Florida Motorcycle Insurance

Florida has the second-largest population of motorcyclists in the country, partly because the sunny clime makes riding a year-round option. Motorcycling destinations abound, from Daytona’s annual Bike Week and Octoberfest to the new Ace Cafe Orlando, to the peaceful old sleeping villages of the Gulf.

Of course, if you want to enjoy Florida’s roads on two wheels, you need to be insured. According to the Florida Department of Highway Safety and Motor Vehicles:

“Every self-propelled vehicle which is designed and required to be licensed for use upon a highway…except those designated as a bicycle or moped…[must be insured].”

Further confusing Florida’s motorcycle insurance laws is the fact that the Sunshine State is a ”no fault” state. Without the appropriate motorcycle insurance coverage, you could be exposing yourself to severe financial hardship after an accident. To help you understand Florida’s motorcycle insurance issues, let’s look at how the state defines a motorcycle for law enforcement and insurance purposes, some of the required equipment to make your bike street legal, as well as the coverage levels and types you may need.

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What Florida Considers a Motorcycle

Having to define a motorcycle may seem ridiculous to many, but every state must clearly define one for law enforcement and insurance purposes. According to Florida statutes a motorcycle is a motor vehicle with two or three wheels, with or without a sidecar, a saddle or seat on which the rider sits. The engine must displace more than 49cc. Vehicles with 49cc or smaller engines are considered mopeds or scooters. Mopeds/scooters need to be registered, but do not need motorcycle insurance.

Florida Street-Legal Motorcycle Equipment

Florida is a beautiful state to ride in. Sometimes riding is the only way to beat the heat and humidity. Your bike must have certain equipment in order to be considered street legal. These requirements are regulated by Florida Statutes 316.209 and 316.211, among others and include:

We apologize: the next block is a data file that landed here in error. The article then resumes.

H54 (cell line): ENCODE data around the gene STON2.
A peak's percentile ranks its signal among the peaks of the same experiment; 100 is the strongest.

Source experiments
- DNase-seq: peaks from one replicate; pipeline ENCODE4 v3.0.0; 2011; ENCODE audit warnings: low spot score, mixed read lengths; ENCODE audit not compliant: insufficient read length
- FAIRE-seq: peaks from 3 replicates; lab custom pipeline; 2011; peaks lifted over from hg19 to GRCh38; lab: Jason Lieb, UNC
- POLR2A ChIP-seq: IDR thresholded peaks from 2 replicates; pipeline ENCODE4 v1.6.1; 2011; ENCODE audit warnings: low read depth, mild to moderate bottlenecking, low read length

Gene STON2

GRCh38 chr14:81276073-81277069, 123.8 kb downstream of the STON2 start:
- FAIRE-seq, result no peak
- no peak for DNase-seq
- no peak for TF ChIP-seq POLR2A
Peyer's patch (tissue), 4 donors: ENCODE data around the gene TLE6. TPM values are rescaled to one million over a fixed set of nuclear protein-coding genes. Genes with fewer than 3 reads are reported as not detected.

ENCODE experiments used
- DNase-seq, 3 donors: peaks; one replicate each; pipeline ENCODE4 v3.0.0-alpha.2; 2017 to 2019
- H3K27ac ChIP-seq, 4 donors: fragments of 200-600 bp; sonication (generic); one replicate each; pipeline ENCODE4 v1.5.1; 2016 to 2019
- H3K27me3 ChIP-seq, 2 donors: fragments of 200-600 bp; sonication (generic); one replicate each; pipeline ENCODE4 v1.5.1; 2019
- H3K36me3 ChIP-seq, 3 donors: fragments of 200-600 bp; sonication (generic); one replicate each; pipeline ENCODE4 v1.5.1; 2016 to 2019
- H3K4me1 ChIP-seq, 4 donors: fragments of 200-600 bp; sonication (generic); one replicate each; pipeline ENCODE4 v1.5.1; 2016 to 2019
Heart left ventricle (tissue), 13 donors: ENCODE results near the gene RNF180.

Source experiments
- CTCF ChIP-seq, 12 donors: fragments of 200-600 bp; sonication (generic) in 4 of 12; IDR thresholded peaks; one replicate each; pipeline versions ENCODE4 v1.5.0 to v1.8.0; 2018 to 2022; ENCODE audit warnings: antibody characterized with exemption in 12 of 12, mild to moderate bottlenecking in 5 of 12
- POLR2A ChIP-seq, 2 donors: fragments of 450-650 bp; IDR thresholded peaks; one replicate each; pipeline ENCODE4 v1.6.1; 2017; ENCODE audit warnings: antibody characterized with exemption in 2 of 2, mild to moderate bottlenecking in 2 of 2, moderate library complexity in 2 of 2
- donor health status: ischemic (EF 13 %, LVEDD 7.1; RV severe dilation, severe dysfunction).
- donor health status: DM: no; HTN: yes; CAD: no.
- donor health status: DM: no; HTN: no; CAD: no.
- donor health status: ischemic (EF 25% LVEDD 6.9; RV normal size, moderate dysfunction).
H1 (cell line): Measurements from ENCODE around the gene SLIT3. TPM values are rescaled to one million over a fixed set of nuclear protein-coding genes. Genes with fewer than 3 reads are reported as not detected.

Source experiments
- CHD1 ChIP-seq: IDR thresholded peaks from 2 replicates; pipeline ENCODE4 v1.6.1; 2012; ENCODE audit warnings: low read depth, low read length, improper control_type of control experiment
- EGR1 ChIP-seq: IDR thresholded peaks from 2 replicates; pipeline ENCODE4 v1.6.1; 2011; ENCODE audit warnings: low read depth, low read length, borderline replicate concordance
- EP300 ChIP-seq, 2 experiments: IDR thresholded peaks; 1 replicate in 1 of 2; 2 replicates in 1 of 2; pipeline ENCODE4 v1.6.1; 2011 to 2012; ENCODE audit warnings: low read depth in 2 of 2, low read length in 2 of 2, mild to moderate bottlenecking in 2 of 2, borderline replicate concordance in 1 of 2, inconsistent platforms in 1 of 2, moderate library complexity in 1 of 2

• Eye protection: required at all times.
  • Handlebar height: no higher than the rider’s shoulder height when sitting astride the seat.
  • Helmet: required under age 21. Age 21 and older not required if rider has $10,000 in medical insurance in force.
  • Mirrors: only one irequired.
  • Turn Signals: required.
  • Passenger Seat: required if carrying a passenger. No restrictions on a passenger’s age.
  • Headlight: required use at all times, but a modulating daytime headlight can be used.
  • Muffler: required, and cannot be modified to increase sound beyond the original equipment level.
  • Safety Inspection: none required.

Minimum Motorcycle Coverage:  Florida

Florida’s mandatory insurance laws require a minimum motorcycle insurance policy with these limits:

  • $10,000 for death or bodily injury to one person
  • $20,000 for death or bodily injury to two or more persons
  • $10,000 for damage or destruction of property
  • $30,000 single limit liability

You can see that the minimal coverage required by the state of Florida is not sufficient to cover even a single visit to the E.R. If you just carry the minimum policy, you will be on the hook for every dollar not covered by your policy, potentially draining your life savings.

Coverage Recommendations

The basic coverage required by the state of Florida wouldn’t even cover your bike if you dropped it in front of your house, let alone if you were to be injured in an accident. That is why you should always carry additional coverage.

If your bike is financed, this will be mandatory.  Your lender will require better coverage as a condition of a loan.  But, even if you own your bike free and clear, there are some protections to consider:

Collision:  This protection covers your bike is involved in an accident. It may or may not include uninsured/under-insured coverage. If it doesn’t, be sure to add it.a

Uninsured/Under-insured Motorist:  23.8 percent of the drivers in Florida are uninsured, the second highest rate in the nation. With a near 25 percent chance that the other driver isn’t going to be covered, you can see why uninsured motorist coverage is a good idea.

Comprehensive: as opposed to collision, this covers issues not related to an accident, such as fire, wind, water, theft, and vandalism.

Covering Your Custom

Florida is a popular state with custom- and garage-builders, whether they be riding custom bobbers or cafe racers. Of course, insuring a custom-built bike–or even a bike with a lot of custom parts–presents a new challenge. Fortunately, insurers have addressed this issue with Custom Parts and Equipment (CPE) coverage., which is designed to cover any parts, equipment, devices, or enhancements that alter the look or performance of the bike.

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Simply enter your zip code, and you can begin comparing rates and policies from a variety of insurers that provide coverage for motorcyclists in your part of Florida.

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